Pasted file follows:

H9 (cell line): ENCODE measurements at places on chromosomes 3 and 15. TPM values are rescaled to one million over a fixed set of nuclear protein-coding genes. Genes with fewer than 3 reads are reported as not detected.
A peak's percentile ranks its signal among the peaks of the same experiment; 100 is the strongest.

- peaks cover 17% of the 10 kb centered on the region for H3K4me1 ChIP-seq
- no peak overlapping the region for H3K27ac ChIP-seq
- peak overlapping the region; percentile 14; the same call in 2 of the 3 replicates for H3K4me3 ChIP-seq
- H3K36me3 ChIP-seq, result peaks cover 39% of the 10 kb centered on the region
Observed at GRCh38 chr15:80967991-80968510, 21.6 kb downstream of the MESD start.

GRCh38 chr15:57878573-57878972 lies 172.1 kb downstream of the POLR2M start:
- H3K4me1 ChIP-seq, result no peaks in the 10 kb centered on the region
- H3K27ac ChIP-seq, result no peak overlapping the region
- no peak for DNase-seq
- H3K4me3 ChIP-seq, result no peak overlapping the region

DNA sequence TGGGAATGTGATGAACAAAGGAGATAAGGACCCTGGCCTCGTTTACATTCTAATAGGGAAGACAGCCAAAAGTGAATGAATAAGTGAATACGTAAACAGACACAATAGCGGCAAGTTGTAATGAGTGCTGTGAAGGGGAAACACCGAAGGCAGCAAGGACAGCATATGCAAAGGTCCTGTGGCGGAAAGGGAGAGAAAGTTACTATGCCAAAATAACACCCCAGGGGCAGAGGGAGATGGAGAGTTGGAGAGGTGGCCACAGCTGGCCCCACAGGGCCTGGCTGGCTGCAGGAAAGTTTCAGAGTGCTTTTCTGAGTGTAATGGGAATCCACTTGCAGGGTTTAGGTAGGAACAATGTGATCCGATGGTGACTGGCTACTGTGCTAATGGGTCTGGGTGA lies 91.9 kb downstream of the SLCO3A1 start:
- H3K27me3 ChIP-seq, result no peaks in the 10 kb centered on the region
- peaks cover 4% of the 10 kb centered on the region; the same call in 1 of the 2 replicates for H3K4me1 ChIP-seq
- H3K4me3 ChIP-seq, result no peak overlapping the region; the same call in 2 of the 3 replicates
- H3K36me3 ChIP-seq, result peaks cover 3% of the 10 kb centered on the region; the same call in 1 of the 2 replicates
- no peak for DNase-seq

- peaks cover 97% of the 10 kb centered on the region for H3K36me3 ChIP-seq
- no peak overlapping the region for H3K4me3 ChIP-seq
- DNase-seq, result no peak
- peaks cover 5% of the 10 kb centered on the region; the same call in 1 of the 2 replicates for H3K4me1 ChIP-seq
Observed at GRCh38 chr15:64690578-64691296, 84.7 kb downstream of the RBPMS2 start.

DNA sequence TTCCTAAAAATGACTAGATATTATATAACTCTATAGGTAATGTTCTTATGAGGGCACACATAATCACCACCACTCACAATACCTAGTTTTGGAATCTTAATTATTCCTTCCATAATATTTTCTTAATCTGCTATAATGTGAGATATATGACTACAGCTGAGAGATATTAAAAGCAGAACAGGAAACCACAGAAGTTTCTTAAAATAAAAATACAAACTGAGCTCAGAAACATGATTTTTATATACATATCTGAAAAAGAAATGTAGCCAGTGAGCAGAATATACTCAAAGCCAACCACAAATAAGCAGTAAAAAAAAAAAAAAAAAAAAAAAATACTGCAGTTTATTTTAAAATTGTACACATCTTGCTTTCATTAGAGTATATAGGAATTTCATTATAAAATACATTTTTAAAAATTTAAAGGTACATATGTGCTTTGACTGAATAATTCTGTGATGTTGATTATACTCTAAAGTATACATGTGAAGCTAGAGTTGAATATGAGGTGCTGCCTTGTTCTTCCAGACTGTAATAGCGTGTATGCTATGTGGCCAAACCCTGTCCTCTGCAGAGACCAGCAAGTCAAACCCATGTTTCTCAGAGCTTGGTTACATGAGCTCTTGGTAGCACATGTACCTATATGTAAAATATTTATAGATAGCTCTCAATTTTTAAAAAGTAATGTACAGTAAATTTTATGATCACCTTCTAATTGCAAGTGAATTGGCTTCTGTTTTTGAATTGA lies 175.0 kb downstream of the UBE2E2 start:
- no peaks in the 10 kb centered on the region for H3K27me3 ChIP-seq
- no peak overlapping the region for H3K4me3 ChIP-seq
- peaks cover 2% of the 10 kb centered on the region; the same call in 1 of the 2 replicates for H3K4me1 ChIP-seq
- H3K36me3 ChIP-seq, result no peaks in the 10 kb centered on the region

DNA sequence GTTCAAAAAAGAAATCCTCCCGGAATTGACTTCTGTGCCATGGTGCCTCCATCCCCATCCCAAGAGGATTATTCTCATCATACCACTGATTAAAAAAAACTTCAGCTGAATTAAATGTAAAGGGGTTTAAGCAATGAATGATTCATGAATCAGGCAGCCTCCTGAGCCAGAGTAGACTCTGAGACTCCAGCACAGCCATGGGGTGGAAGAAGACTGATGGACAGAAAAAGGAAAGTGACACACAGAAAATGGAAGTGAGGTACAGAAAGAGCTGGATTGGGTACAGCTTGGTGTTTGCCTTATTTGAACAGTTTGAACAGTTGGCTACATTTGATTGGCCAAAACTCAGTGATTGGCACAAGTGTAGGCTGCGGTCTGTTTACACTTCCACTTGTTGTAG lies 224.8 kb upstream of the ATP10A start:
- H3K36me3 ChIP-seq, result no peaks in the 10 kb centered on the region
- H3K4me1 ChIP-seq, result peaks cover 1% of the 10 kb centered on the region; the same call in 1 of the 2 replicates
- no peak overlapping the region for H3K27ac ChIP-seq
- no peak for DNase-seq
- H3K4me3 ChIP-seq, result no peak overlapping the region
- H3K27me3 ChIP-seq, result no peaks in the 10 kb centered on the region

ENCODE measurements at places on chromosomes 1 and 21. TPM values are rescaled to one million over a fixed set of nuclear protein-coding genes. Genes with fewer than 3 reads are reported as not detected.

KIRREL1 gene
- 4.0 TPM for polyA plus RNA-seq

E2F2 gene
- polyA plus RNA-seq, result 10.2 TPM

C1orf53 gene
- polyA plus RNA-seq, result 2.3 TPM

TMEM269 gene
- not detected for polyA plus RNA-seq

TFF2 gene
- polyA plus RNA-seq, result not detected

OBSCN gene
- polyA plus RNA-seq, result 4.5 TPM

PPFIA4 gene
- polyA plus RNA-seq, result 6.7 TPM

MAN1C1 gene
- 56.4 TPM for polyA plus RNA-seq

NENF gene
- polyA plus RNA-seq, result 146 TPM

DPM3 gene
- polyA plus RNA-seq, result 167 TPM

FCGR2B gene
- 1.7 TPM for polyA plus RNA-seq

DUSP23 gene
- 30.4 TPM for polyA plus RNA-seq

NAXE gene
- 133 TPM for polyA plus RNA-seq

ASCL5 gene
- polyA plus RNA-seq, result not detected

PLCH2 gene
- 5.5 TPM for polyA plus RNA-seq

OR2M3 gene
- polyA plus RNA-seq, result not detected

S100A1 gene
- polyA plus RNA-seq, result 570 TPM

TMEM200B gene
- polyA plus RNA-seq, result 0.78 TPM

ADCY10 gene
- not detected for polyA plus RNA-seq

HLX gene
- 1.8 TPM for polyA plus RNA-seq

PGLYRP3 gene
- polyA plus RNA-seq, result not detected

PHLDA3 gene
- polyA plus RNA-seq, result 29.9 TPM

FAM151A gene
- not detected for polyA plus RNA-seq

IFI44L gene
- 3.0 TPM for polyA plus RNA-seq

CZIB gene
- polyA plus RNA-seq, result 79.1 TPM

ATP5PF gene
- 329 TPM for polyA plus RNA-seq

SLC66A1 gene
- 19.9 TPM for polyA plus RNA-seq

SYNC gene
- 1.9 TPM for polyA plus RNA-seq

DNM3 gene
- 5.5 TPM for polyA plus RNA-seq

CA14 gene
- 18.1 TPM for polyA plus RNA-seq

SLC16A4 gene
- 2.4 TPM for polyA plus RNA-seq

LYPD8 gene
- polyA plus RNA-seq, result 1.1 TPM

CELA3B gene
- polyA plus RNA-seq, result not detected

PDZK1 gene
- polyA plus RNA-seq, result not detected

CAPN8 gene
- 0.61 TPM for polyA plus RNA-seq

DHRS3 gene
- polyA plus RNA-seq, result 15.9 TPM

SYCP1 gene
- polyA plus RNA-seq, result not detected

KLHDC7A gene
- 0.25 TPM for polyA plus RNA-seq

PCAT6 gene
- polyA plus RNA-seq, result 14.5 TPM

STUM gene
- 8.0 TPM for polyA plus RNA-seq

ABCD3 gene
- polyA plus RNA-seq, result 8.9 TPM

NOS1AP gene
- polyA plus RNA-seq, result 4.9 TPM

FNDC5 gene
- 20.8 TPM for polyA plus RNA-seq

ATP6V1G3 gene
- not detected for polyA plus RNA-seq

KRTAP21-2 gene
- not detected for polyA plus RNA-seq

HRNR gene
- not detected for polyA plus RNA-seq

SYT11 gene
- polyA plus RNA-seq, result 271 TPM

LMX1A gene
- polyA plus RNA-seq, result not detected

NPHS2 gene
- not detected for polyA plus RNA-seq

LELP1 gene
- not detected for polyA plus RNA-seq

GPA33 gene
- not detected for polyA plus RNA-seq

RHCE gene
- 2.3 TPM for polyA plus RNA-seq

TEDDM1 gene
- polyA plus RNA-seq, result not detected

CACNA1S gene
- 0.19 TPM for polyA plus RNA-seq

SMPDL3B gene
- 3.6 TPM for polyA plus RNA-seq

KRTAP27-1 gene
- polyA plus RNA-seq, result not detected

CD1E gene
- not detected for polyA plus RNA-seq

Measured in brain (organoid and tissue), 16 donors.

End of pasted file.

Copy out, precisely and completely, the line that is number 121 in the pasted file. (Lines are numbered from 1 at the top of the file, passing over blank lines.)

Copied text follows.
FNDC5 gene